I’ve never found a driver without a strong opinion! Once I’ve settled in, I get ready to venture deeper into the country. I love visiting remote areas and secluded minorities. That is where travel really turns into adventure.
Jökulsarlon Lagoon, Iceland
You recently fully turned to a digital nomad lifestyle. How do you manage your work while travelling and do you find it is difficult or does it give you more motivation to finish your work more efficiently and go explore?
There’s a time to sacrifice and work hard, and there’s a time to take it easy and recharge the batteries. Earlier this year I exited a business venture that, while very successful, prevented me from travelling for almost two years. Now it’s time to get back to exploring for a while.
At the moment my work consists mainly in doing research and managing assets and investments, which I can easily do on the road. I thoroughly enjoy being in business though, so there’s no question that I will dive into the next project soon enough. In the mean time, I’m working my way through the travel bucket list!
Bamboo Forest in Kyoto, Japan
Please share some special travel stories that have stuck with you.
I always found that the times when you get in trouble make for the best stories. And I sure have my share of those, as I have an almost manic desire to leave my comfort zone to see what happens.
Some highlights include a too-close-for-comfort encounter with the second deadliest snake in the world in Australia, getting into a physical fight for taking pictures in a forbidden place in India, getting lost in the Colombian jungle and nearly losing my backpack while crossing a wild river, and being saved from walking into an ambush by a lovely grandmother in Mozambique.
While scary at that moment, these situations teach the best lessons. Adventure begins where your comfort zone ends.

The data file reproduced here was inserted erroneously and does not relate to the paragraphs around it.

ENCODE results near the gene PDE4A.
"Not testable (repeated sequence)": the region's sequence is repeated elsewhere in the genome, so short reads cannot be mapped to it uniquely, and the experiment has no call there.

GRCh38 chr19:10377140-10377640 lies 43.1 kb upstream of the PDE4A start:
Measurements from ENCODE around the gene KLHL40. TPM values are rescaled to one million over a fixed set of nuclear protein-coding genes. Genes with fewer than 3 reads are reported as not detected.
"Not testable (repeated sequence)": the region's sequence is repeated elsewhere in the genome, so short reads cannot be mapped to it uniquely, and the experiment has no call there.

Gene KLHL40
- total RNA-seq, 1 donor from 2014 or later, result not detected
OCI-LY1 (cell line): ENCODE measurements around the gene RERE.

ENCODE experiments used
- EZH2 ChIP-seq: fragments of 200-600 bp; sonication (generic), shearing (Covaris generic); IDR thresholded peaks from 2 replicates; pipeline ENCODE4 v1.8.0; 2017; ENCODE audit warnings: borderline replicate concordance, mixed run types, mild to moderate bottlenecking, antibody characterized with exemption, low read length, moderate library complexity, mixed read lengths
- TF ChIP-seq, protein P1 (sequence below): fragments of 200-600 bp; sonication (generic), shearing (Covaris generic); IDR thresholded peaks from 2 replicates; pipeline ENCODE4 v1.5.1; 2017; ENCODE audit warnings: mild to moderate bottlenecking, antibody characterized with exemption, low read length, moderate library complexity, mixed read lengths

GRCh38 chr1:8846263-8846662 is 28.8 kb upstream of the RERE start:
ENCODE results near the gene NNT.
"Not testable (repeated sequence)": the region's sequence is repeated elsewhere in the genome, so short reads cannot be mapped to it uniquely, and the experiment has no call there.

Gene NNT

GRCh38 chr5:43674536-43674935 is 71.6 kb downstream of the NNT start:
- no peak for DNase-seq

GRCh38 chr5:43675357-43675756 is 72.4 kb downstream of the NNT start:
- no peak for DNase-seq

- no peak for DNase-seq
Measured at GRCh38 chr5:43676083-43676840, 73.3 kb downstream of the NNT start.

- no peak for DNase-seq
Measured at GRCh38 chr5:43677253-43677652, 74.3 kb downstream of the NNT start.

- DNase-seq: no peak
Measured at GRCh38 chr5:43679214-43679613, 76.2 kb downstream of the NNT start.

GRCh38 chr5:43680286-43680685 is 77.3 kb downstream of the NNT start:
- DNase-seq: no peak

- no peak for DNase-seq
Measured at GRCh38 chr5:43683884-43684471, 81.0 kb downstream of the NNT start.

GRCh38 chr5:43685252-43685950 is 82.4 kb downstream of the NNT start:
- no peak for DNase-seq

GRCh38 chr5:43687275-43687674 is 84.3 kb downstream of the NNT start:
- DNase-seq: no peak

Machu Picchu, Peru
What is it about travel that gets you excited the most and what keeps you going even when it is tough?
What makes me feel so alive while on the road is the fact that travel is the opposite of routine – every day is different and presents new situations and challenges. It’s impossible to unconsciously drift through the day – you need to be present, adapt to new circumstances and take decisions and chances all the time. I usually travel without a fixed itinerary and schedule.
I may know where I want to be in a few weeks or months, but try to keep the day-to-day flexible. That allows me to be spontaneous, take detours and seize opportunities that a tight schedule just won’t permit. There’s a downside though: anything that has to be booked more than a few weeks in advance is off-limits while sticking to this travel style.
Travelling doesn’t ever get “too tough” for me and I rarely miss home. After a few weeks in remote areas I’m usually glad to get back to a big city though!
Dunes of Mui Ne, Vietnam
How did your general view of the world change with travelling?
One of the most important things I learned over the years is that almost anyone in the world could become my friend – if only I got to know them and their story. No matter where you go, people want the same things… To take care of their families, make money, spend time with friends, have fun, get laid, and most importantly: be left in peace by their governments. Different as we may seem on the surface, we are more alike than we think.
Top of Mt. Huangshan, China
We have one question that we ask all of our guests, our signature question: if you could invite 4 people from any era to dinner, who would your guests be and why?
This is a very challenging question as there are so many people I’d love to meet. But for the sake of this interview, let’s stick to my favorite travellers. First I would invite Rolf Potts, whose highly-recommended book “Vagabonding” initially motivated me to go backpacking and travel off-the-beaten-path. I would also invite Heinrich Harrer, who spent seven years in pre-chinese Tibet and had many other adventures.
Next I would invite Alexander the Great, one of the greatest leaders and conquerors of all times. And lastly, I would invite legendary traveler Marco Polo, who left home as a teenager and spent an incredible 24 years in Asia before returning to Italy and telling his stories. Yes, that would certainly make for a very interesting dinner.
Royal Palace of Mandalay, Myanmar